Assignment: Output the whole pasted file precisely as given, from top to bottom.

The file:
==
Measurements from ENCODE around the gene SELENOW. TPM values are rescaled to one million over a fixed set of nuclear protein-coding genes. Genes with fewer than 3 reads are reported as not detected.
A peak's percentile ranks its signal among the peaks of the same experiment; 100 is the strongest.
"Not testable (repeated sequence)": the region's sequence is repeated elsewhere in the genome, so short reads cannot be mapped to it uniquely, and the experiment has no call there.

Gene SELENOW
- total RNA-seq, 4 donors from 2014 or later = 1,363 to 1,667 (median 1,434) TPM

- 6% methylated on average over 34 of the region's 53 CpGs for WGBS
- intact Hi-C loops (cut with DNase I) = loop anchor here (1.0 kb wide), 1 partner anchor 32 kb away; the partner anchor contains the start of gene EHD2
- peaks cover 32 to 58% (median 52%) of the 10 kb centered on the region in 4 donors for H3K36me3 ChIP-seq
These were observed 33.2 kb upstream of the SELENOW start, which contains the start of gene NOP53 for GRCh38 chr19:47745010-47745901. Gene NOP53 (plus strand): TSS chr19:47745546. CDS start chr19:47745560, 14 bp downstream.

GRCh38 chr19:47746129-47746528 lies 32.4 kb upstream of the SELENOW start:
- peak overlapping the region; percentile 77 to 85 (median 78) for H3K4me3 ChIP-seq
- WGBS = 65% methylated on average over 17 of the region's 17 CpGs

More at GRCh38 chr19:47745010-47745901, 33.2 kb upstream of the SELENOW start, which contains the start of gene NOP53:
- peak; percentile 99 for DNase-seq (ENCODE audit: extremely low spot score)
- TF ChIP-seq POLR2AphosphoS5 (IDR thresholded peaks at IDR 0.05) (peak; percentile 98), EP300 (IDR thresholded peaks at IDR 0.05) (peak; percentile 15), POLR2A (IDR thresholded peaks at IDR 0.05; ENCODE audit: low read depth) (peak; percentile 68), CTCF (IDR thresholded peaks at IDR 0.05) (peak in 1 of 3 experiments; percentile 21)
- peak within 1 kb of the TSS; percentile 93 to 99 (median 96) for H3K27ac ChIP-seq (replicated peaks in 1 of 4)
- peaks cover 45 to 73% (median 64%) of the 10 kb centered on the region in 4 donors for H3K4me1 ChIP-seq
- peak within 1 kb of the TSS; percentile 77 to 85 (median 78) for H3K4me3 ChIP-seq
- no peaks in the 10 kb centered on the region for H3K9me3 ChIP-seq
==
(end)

Measurements from ENCODE around the gene SELENOW. TPM values are rescaled to one million over a fixed set of nuclear protein-coding genes. Genes with fewer than 3 reads are reported as not detected.
A peak's percentile ranks its signal among the peaks of the same experiment; 100 is the strongest.
"Not testable (repeated sequence)": the region's sequence is repeated elsewhere in the genome, so short reads cannot be mapped to it uniquely, and the experiment has no call there.

Gene SELENOW
- total RNA-seq, 4 donors from 2014 or later = 1,363 to 1,667 (median 1,434) TPM

- 6% methylated on average over 34 of the region's 53 CpGs for WGBS
- intact Hi-C loops (cut with DNase I) = loop anchor here (1.0 kb wide), 1 partner anchor 32 kb away; the partner anchor contains the start of gene EHD2
- peaks cover 32 to 58% (median 52%) of the 10 kb centered on the region in 4 donors for H3K36me3 ChIP-seq
These were observed 33.2 kb upstream of the SELENOW start, which contains the start of gene NOP53 for GRCh38 chr19:47745010-47745901. Gene NOP53 (plus strand): TSS chr19:47745546. CDS start chr19:47745560, 14 bp downstream.

GRCh38 chr19:47746129-47746528 lies 32.4 kb upstream of the SELENOW start:
- peak overlapping the region; percentile 77 to 85 (median 78) for H3K4me3 ChIP-seq
- WGBS = 65% methylated on average over 17 of the region's 17 CpGs

More at GRCh38 chr19:47745010-47745901, 33.2 kb upstream of the SELENOW start, which contains the start of gene NOP53:
- peak; percentile 99 for DNase-seq (ENCODE audit: extremely low spot score)
- TF ChIP-seq POLR2AphosphoS5 (IDR thresholded peaks at IDR 0.05) (peak; percentile 98), EP300 (IDR thresholded peaks at IDR 0.05) (peak; percentile 15), POLR2A (IDR thresholded peaks at IDR 0.05; ENCODE audit: low read depth) (peak; percentile 68), CTCF (IDR thresholded peaks at IDR 0.05) (peak in 1 of 3 experiments; percentile 21)
- peak within 1 kb of the TSS; percentile 93 to 99 (median 96) for H3K27ac ChIP-seq (replicated peaks in 1 of 4)
- peaks cover 45 to 73% (median 64%) of the 10 kb centered on the region in 4 donors for H3K4me1 ChIP-seq
- peak within 1 kb of the TSS; percentile 77 to 85 (median 78) for H3K4me3 ChIP-seq
- no peaks in the 10 kb centered on the region for H3K9me3 ChIP-seq